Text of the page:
Indeed, voters in this week's primaries in Arizona and Michigan were largely on board to support the eventual GOP nominee. But there are signs that the broader Republican Party and the public in general have grown weary of the contest.
The latest AP-GfK poll showed that just 40 percent of Republicans had a "great deal" of interest in following the campaigns, down 8 points from December and about on par with the level last summer when the campaign was in a far sleepier phase, while satisfaction with the field of candidates is static.
There's a still distant possibility that the race could be unsettled when California awards its 172 delegates in early June, a prospect that both excites and worries die-hard Republicans there like Leland McCorkle.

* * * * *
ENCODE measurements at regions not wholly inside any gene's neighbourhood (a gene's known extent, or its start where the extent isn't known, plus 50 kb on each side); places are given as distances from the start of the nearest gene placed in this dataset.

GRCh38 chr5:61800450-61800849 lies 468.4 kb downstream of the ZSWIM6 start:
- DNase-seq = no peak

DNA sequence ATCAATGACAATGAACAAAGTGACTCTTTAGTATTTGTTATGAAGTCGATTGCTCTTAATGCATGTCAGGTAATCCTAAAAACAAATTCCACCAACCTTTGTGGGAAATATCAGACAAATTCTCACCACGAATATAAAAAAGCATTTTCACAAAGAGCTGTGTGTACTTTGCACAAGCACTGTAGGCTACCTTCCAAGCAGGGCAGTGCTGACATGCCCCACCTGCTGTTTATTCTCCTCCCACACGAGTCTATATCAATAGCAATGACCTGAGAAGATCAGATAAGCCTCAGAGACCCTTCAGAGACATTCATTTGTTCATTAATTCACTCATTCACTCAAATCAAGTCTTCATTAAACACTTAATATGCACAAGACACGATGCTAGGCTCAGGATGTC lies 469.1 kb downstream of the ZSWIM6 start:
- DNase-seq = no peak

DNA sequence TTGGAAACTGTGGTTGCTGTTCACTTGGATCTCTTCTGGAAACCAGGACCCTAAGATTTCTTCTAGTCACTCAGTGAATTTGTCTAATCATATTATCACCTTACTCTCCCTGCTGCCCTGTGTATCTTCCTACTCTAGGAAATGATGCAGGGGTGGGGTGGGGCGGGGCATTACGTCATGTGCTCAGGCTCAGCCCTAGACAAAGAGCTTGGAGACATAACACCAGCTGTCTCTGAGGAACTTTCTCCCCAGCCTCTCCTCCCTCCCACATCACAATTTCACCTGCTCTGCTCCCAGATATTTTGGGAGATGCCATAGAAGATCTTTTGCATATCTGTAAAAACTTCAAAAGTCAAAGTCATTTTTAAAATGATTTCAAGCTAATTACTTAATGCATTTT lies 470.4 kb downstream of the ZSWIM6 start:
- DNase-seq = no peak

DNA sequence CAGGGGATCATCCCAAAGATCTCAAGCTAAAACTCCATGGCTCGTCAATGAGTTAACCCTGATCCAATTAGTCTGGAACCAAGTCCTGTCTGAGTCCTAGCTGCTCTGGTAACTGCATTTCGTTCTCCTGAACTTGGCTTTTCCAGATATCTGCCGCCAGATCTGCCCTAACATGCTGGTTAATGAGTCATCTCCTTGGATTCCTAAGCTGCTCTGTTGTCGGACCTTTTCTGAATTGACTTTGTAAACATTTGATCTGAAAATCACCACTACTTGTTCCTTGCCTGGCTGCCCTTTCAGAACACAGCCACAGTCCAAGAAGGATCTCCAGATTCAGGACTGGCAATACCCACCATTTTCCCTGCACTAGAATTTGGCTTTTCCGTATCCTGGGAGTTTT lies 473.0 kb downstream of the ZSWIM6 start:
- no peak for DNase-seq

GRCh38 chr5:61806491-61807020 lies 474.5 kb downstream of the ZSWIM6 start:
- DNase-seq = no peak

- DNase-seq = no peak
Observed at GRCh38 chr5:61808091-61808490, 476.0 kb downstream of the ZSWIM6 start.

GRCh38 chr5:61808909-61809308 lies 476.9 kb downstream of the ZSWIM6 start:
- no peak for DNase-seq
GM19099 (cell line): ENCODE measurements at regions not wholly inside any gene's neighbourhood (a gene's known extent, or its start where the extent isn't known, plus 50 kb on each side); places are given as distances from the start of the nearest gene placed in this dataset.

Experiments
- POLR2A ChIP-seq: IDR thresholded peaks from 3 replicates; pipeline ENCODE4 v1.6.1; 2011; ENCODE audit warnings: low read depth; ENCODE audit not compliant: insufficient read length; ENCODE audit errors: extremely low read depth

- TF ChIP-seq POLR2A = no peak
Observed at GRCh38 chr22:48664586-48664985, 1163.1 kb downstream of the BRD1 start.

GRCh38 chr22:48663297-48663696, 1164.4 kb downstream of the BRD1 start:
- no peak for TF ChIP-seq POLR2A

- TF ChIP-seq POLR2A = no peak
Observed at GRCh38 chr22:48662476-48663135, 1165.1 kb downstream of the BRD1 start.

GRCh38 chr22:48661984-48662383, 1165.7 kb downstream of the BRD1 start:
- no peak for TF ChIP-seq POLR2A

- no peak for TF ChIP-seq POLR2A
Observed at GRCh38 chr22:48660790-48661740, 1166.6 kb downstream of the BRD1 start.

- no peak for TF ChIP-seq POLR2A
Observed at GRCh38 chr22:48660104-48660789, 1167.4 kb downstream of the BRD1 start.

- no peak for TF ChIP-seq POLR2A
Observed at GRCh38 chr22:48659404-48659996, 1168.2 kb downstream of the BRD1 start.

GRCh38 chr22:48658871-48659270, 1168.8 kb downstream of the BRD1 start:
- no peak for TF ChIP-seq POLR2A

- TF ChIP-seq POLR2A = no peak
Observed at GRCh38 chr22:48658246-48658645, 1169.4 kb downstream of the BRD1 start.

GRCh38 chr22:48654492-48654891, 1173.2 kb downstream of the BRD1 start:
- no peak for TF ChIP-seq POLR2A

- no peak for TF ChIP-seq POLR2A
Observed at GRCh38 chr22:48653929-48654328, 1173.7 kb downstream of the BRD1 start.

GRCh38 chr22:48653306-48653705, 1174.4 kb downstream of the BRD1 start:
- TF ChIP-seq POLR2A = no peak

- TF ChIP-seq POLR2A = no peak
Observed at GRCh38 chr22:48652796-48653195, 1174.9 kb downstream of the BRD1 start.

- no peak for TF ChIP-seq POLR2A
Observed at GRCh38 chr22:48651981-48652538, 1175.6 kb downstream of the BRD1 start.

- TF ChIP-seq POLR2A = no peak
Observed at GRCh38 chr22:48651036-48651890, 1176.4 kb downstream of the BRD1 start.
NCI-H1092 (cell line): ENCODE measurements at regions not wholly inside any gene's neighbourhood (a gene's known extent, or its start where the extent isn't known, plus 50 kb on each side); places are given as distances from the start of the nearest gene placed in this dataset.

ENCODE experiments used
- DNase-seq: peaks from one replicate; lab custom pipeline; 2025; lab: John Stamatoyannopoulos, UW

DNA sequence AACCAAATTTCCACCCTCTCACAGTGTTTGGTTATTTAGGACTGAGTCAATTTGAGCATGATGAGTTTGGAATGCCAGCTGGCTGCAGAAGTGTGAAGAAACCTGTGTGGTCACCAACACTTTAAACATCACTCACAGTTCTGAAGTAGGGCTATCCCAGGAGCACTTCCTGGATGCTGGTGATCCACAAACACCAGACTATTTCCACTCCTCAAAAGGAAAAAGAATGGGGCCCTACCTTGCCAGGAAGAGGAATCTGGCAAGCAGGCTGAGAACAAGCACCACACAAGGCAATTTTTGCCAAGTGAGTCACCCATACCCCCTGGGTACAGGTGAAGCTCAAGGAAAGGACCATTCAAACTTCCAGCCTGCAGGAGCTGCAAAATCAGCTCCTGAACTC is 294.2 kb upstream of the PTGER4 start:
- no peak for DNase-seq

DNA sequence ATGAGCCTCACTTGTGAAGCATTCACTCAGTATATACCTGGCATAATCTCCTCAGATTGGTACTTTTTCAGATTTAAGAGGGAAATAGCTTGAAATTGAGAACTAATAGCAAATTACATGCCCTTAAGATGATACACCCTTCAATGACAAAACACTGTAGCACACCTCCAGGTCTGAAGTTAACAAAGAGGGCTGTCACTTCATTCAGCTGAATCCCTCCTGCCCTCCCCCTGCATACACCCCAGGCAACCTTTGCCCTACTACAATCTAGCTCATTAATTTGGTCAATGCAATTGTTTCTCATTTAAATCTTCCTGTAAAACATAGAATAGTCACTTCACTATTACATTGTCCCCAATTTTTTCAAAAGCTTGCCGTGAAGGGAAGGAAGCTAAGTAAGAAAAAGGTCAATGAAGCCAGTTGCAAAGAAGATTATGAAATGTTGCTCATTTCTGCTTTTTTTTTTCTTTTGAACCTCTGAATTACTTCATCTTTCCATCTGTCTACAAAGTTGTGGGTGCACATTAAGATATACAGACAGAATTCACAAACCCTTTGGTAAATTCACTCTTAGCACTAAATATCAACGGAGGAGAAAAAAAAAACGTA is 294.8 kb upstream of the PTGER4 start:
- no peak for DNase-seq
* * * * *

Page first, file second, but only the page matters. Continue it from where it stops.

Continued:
McCorkle, chairman of the Glenn County GOP in northern California, said he's glad the party is taking a hard look at its options though he worries about the focus straying from Obama.
"It's called vetting, but how far do we go with the vetting?" McCorkle wondered.
Associated Press writers Dan Sewell in West Chester, Ohio; Ken Thomas in Cummings, Ga.; Kasie Hunt in Fargo, N.D., and AP Deputy Director of Polling Jennifer Agiesta in Washington contributed to this report.
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